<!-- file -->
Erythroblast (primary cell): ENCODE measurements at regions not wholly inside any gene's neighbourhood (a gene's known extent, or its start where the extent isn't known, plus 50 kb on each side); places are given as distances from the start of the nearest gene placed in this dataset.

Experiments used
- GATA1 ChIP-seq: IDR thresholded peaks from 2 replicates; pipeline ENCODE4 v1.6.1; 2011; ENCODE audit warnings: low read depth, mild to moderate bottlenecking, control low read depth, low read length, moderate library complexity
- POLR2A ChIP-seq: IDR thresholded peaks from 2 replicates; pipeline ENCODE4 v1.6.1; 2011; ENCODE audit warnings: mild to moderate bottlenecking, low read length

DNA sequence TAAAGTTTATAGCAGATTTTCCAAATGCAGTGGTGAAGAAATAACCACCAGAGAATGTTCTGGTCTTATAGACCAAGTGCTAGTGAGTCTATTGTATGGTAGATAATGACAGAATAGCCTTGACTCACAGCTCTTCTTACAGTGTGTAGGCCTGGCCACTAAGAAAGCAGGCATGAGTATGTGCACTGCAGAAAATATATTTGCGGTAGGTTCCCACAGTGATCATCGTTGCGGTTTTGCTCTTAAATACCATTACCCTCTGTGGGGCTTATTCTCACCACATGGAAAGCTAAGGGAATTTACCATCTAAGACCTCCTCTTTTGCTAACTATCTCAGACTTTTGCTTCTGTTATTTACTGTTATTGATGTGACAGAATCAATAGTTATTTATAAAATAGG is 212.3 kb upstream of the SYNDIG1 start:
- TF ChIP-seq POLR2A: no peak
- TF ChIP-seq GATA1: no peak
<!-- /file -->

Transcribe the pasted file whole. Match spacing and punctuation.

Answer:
Erythroblast (primary cell): ENCODE measurements at regions not wholly inside any gene's neighbourhood (a gene's known extent, or its start where the extent isn't known, plus 50 kb on each side); places are given as distances from the start of the nearest gene placed in this dataset.

Experiments used
- GATA1 ChIP-seq: IDR thresholded peaks from 2 replicates; pipeline ENCODE4 v1.6.1; 2011; ENCODE audit warnings: low read depth, mild to moderate bottlenecking, control low read depth, low read length, moderate library complexity
- POLR2A ChIP-seq: IDR thresholded peaks from 2 replicates; pipeline ENCODE4 v1.6.1; 2011; ENCODE audit warnings: mild to moderate bottlenecking, low read length

DNA sequence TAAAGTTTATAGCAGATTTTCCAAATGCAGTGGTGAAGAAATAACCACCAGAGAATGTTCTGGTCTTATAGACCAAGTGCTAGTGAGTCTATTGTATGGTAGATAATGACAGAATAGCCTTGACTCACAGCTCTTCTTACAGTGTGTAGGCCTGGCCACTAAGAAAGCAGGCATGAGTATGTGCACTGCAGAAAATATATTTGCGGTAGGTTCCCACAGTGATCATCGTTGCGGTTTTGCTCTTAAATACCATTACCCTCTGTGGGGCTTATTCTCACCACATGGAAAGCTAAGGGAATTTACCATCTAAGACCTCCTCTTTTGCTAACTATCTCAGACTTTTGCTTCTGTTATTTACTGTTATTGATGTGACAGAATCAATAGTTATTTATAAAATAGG is 212.3 kb upstream of the SYNDIG1 start:
- TF ChIP-seq POLR2A: no peak
- TF ChIP-seq GATA1: no peak